I recommend making this recipe in steps starting with the crepes, then the cheese sauce, and finally the filling.  I enhance the cheese sauce with the injection of some flavor boosters that include chicken stock, granulated garlic, paprika, and cayenne.  They do make a difference.  Those following a gluten-free diet will need to ensure that the chicken stock they use in this recipe is gluten-free.  If gluten-free chicken stock is unavailable, this sauce may be made entirely with milk though the flavor will obviously differ somewhat. The thickener in the sauce is all-purpose flour and, for those on a gluten-free diet, I have had great success using the gluten-free 1-to-1 flour as a thickener for this sauce.  While the sauce can be made entirely with grated cheddar cheese, I find it can be a bit too intense. Therefore, I use a blend of cheeses, my favorite being a mozzarella-provolone-parmesan mix .  With so many packages of pre-shredded cheeses on the market, it’s a quick and easy way to get a blend of cheeses for a recipe.

The filling is easy to make and only takes basic, simple ingredients that include two (2) aromatics (onion and celery), sliced button mushrooms and, of course, the cubed cooked chicken.  What holds this filling together is a portion of the cheese sauce. Don’t add so much cheese sauce that the filling becomes soupy – all that should be needed is about 1/2 cup of the sauce to bind the filling ingredients together.

To fill the crepes, simply divvy up the filling between the eight (8) crepes, placing the filling along the center line of each crepe. Gently fold one side of the crepe over the filling and roll again to form a cylinder.

Chicken and Mushroom Crepes with Cheese Sauce
Chicken and Mushroom Crepes with Cheese Sauce

If you want to plate the crepes, then I recommend baking them together in a baking pan (a 7″x11″ baking pan works well).  I like to bake my crepes in individual au gratin dishes like those in the photo below. I find they are great for presentation and they also ensure that each serving receives an equal amount of the cheese sauce. For presentation purposes, the crepes also look finished and undisturbed when brought to the table in their individual serving dishes.

Chicken and Mushroom Crepes with Cheese Sauce
Chicken and Mushroom Crepes with Cheese Sauce

 

[Printable recipe follows at end of posting]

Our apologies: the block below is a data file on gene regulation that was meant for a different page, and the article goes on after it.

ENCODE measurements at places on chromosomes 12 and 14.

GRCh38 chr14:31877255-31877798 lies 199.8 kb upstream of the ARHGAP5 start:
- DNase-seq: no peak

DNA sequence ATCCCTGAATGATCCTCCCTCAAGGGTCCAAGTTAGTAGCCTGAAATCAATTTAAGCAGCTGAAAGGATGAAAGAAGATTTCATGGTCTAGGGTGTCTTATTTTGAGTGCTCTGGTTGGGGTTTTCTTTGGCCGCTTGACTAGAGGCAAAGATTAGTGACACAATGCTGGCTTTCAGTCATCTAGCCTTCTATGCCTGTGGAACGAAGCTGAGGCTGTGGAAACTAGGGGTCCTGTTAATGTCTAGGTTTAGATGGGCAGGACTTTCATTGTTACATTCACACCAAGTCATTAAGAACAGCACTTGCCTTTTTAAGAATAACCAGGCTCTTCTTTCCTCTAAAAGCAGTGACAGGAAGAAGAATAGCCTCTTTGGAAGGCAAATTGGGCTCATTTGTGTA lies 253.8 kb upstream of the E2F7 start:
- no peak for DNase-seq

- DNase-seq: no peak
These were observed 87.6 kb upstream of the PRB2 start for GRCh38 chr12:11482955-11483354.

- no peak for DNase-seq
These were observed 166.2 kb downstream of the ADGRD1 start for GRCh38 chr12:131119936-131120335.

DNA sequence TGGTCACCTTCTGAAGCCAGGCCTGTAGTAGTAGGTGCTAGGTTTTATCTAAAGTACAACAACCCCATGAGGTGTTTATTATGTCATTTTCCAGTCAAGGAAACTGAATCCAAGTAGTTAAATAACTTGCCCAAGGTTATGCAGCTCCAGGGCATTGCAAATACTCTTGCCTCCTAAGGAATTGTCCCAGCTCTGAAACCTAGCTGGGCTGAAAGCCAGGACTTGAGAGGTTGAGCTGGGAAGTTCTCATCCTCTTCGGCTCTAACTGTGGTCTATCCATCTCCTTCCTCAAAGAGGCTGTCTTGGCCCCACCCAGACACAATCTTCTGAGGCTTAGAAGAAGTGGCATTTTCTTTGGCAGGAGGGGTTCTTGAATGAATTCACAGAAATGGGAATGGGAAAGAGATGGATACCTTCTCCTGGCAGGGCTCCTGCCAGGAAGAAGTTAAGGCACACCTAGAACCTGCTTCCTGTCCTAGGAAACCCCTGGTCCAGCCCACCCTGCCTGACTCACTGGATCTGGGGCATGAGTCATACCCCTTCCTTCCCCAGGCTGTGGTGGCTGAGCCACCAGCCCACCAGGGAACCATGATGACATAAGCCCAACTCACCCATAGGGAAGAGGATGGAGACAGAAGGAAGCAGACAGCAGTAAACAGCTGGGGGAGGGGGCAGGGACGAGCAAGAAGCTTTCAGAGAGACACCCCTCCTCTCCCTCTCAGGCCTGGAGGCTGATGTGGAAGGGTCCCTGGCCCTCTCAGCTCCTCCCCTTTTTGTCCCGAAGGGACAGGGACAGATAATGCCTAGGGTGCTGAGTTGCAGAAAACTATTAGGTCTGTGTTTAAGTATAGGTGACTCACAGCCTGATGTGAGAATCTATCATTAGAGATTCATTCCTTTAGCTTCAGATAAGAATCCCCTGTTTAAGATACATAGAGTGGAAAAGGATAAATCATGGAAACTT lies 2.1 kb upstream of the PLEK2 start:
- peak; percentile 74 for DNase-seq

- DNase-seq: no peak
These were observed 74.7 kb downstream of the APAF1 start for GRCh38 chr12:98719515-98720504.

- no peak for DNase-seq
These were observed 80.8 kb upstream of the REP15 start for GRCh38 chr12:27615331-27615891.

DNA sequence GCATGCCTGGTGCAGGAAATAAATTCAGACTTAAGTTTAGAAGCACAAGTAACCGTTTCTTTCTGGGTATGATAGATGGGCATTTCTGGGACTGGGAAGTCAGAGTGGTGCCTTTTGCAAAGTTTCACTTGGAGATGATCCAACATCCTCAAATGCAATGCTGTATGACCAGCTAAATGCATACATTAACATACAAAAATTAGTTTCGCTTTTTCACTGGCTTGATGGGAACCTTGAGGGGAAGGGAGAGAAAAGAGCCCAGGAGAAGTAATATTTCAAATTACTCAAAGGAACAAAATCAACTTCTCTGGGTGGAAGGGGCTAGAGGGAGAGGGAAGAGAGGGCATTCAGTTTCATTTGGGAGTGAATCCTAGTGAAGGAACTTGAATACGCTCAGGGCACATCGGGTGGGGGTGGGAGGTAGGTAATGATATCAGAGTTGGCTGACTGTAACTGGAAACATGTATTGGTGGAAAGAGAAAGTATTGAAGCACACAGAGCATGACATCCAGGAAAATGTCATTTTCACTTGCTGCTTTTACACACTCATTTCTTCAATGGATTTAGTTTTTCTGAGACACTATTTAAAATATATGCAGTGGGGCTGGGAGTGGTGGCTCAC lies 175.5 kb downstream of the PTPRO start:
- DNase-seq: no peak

Chicken and Mushroom Crepes with Cheese Sauce

Ingredients:

Crepes:
2 large eggs
1 cup flour (to make gluten-free, use 1 cup of 1-to-1 gluten-free flour)
1/8 tsp salt
1 cup whole milk
2 tbsp melted butter

Cheese Sauce:
¼ cup butter
¼ cup flour (to make gluten-free, use ¼ cup of 1-to-1 gluten-free flour)
Scant ½ tsp salt
½ tsp granulated garlic
Dash paprika
Dash cayenne
1 cup chicken stock
1 cup whole milk
1 cup grated cheese mixture (e.g., mozzarella, provolone, and parmesan)

Filling:
2 tbsp butter
½ cup onion, finely chopped
½ cup celery, finely chopped
1 cup button mushrooms, thinly sliced
2 cups cubed cooked chicken
Fresh herbs for garnish (e.g., parsley, chives, tarragon)

Method:

Step 1 – Make the crepes.  In large measuring cup or bowl and using an immersion blender, beat the eggs lightly.  Combine the flour and salt and beat in to the egg alternately with the milk, starting and ending with the flour (3 additions of flour and 2 additions of milk).  Beat in the melted butter and beat an additional 30 seconds, or until batter is smooth.  Cover with plastic wrap and refrigerate batter for 1 hour.

Over medium heat, melt apx. 1½ tsp butter in a 8” non-stick skillet with sloped sides. Using a ¼-cup measuring cup, scoop up batter. Pour the batter in to the heated skillet while quickly swirling and tilting the pan to ensure batter distributes evenly and completely over the bottom of the pan. Return pan to heat and cook crepe until top loses its gloss, tiny bubbles start to appear, and the edges of the crepe start to slightly curl. Gently lift an edge of the crepe away from the side of the pan with a tip of a fork and grab the crepe with fingers and flip it over.  Cook the second side of the crepe for 15-20 seconds. Flip the crepe onto a clean tea towel. Repeat for remaining crepes, adding small amounts of butter to the pan, if necessary, to keep the crepes from sticking to the pan.

Step 2 – Make the cheese sauce. In small bowl, combine and mix the flour, salt, granulated garlic, paprika, and cayenne.  In medium-sized saucepan, melt the butter over medium heat.  Stir in the flour mixture and cook until frothy.  Whisk in the chicken stock and milk.  Cook sauce, until thickened and smooth, stirring constantly to prevent scorching.  Stir in the cheese until melted.